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The relationship between exercise and cancer has long both intrigued and puzzled oncologists and exercise physiologists.
Exercise is strongly associated with lowered risks for many types of cancer. In epidemiological studies, people who regularly exercise generally prove to be much less likely to develop or die from the disease than people who do not. At the same time, exercise involves biological stress, which typically leads to a short-term increase in inflammation throughout the body. Inflammation can contribute to elevated risks for many cancers.
Now, a new study in mice may offer some clues into the exercise-cancer paradox. It suggests that exercise may change how the immune system deals with cancer by boosting adrenaline, certain immune cells and other chemicals that, together, can reduce the severity of cancer or fight it off altogether.
To try to better understand how exercise can both elevate inflammation and simultaneously protect the body against cancer, scientists at the University of Copenhagen in Denmark and other institutions decided to closely examine what happens inside mice at high risk for the disease.
So, for the new study, which was published this month in Cell Metabolism, they began by gathering a group of adult lab mice. These animals generally like to run.
The scientists then implanted melanoma skin cancer cells into the mice before providing half of them with running wheels in their cages while the other animals remained sedentary. After four weeks, far fewer of the runners had developed full-blown melanoma than the sedentary mice and those that had been diagnosed with the disease showed fewer and smaller lesions. They also were less prone to metastases, even if scientists injected some of the cancer cells into their lungs to stimulate metastases.
In effect, running seemed to have at least partially inoculated the mice against the cancer.
Next, the scientists undertook the far more challenging task of reverse-engineering the process by which exercise might be helping to fight off the tumors. To start, they drew blood from both the exercising and sedentary animals and cells from any tumors in both groups. Then they looked microscopically at how the various samples were different.
As expected, they found much higher levels of the hormone adrenaline in the blood of the exercising animals, especially right after they had been working out on the wheels but also at other times of the day. The body releases adrenaline in response to almost any type of stressful experience, including exercise.
They also found higher levels of interleukin-6 in the blood of the runners. This is a substance that is released by working muscles and is believed to both increase and decrease inflammation in the body capriciously, depending on where and how it goes to work.
Perhaps most important, they found much higher numbers in the bloodstreams of runners than in the sedentary mice of a type of immune cell named natural killer cells that are known to be potent cancer fighters.
Somehow, the scientists speculated, these elements in the runners — their elevated adrenaline, IL-6, and natural killer immune cells and their lower cancer risk — must be entwined, but it wasn’t clear how.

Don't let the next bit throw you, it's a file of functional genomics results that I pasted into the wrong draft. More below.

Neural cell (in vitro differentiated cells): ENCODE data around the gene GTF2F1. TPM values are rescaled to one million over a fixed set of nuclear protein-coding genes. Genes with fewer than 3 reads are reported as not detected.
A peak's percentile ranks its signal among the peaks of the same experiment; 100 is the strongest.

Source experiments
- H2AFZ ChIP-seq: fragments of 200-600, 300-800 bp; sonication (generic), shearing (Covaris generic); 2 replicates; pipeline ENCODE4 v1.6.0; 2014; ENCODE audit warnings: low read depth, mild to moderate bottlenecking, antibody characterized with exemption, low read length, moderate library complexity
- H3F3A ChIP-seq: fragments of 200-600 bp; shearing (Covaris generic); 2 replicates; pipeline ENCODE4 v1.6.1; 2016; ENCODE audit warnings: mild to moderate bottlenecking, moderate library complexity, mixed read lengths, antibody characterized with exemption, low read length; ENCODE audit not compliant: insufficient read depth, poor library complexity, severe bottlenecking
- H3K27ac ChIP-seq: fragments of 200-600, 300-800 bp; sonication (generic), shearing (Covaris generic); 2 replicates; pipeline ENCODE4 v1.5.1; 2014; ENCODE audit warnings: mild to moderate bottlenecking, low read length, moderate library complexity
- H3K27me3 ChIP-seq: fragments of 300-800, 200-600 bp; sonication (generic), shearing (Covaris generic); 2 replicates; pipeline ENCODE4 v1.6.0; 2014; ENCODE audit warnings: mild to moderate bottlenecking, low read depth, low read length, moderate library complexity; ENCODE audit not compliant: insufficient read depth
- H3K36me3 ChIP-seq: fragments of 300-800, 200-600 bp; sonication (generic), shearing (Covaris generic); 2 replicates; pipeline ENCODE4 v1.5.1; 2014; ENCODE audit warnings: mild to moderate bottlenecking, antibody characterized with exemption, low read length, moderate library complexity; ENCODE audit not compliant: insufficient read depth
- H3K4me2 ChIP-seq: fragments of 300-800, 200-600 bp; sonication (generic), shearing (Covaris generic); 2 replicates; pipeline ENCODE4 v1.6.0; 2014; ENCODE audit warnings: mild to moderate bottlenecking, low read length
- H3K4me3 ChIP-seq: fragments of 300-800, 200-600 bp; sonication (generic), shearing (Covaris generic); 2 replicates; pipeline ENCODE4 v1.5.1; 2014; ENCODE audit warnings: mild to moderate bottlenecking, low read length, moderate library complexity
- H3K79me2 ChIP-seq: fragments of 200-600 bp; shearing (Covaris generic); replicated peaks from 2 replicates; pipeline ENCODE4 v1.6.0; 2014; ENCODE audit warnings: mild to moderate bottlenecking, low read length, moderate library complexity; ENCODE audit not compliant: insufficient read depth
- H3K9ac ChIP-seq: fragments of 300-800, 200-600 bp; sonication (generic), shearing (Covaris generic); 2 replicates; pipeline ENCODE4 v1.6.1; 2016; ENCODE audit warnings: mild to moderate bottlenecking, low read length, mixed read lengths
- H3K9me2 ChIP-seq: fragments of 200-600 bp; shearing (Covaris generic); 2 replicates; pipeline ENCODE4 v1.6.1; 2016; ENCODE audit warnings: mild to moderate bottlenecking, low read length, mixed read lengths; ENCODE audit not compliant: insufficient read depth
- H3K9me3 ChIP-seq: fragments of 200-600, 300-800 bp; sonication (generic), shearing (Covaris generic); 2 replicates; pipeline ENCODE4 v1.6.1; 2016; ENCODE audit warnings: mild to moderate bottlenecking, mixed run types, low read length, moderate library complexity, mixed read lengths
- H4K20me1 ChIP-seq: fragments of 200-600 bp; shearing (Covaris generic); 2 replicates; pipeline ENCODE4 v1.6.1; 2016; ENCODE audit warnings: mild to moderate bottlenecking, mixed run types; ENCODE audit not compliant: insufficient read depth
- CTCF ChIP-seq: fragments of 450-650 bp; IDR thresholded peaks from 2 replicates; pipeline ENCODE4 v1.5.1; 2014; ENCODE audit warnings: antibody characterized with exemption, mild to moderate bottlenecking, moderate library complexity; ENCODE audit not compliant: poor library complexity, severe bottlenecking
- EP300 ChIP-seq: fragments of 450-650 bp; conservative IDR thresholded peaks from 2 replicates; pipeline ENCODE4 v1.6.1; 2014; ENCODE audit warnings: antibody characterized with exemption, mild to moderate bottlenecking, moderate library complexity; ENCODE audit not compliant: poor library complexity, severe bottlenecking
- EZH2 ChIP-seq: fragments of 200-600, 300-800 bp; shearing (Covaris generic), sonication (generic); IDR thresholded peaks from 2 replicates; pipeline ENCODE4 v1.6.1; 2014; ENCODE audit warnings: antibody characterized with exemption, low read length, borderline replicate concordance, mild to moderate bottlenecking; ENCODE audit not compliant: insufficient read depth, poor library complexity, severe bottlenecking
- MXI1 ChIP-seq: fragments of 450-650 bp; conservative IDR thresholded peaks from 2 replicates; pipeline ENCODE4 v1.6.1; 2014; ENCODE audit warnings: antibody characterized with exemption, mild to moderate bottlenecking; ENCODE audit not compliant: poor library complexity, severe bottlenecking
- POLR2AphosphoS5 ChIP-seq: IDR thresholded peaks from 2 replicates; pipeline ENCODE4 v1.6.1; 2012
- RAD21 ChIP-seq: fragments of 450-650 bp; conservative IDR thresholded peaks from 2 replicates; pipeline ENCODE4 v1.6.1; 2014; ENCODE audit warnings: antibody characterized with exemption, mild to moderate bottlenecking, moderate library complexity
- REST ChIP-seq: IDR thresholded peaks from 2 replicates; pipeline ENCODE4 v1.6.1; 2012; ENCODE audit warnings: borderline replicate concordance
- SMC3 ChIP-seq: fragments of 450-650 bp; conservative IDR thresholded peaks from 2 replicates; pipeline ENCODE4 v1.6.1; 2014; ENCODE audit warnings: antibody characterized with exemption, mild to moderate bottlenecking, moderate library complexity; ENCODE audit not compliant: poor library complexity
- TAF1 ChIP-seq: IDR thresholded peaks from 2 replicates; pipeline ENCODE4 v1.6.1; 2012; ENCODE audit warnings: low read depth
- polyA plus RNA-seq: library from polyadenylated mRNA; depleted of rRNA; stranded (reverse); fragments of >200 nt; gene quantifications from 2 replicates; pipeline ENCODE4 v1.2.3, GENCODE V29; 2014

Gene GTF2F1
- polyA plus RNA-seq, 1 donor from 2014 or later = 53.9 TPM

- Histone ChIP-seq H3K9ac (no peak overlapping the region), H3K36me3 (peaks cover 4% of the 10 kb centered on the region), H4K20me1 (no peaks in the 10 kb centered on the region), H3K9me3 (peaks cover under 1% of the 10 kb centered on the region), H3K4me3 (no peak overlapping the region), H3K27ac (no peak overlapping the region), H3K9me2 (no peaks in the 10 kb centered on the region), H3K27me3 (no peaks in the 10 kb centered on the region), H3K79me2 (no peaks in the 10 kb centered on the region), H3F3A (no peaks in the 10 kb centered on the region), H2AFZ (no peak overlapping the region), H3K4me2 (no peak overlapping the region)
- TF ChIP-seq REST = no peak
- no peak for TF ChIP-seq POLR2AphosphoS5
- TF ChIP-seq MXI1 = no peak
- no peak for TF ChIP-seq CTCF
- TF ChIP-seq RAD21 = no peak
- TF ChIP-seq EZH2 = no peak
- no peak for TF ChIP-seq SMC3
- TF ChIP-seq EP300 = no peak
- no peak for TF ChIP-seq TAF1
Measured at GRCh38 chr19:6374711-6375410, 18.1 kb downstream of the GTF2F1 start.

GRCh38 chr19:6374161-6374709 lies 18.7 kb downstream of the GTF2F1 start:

So the scientists repeated their original experiment multiple times, inducing cancer while allowing some mice to run and others to sit. But in some of these follow-up experiments, they injected the runners with a substance that blocked the production of adrenaline and gave sedentary animals large doses of added adrenaline.
Then they again looked at the animals’ blood and other cells.
What they now saw was that when running mice could not produce adrenaline, they developed cancer at the same rate as the sedentary animals, while the sedentary animals that had been injected with extra adrenaline fought off their tumors better than other sitting mice.
More remarkably, by studying the action of various genes within the cells of the mice, the scientists determined that adrenaline seemed to be sending biochemical signals to some of the animals’ IL-6 cells, making them physiologically more alert, so that when a tumor began to develop in the affected animal, those IL-6 cells in turn activated the natural killer cells in the bloodstream and actually directed them to the tumors, like minute guide fish.
Because the runners’ blood generally contained more adrenaline, more IL-6, and more natural killer cells than did the blood of the sedentary mice, this process was intensified. A larger number of natural killer cells were directed to tumors in the runners, allowing their immune systems, it seems, to more effectively combat the malignancy.
With these results, “we show that voluntary wheel running in mice can reduce the growth of tumors, and we have identified an exercise-dependent mobilization of natural killer cells as the underlying cause of this protection,” said Pernille Hojman, a researcher at the University of Copenhagen who oversaw the new study.
But mice, obviously, are not people, and it is impossible to know from this study whether a similar process occurs in humans, although exercise, particularly moderately intense exercise such as jogging, has been shown to increase adrenaline and the production of natural killer immune cells in people, Dr. Hojman said.
“So the mechanisms,” she said, that seemed to partially protect the running mice in this study from malignancies, “can also happen in people,” perhaps providing one more incentive, if we still need it, to get up and move.
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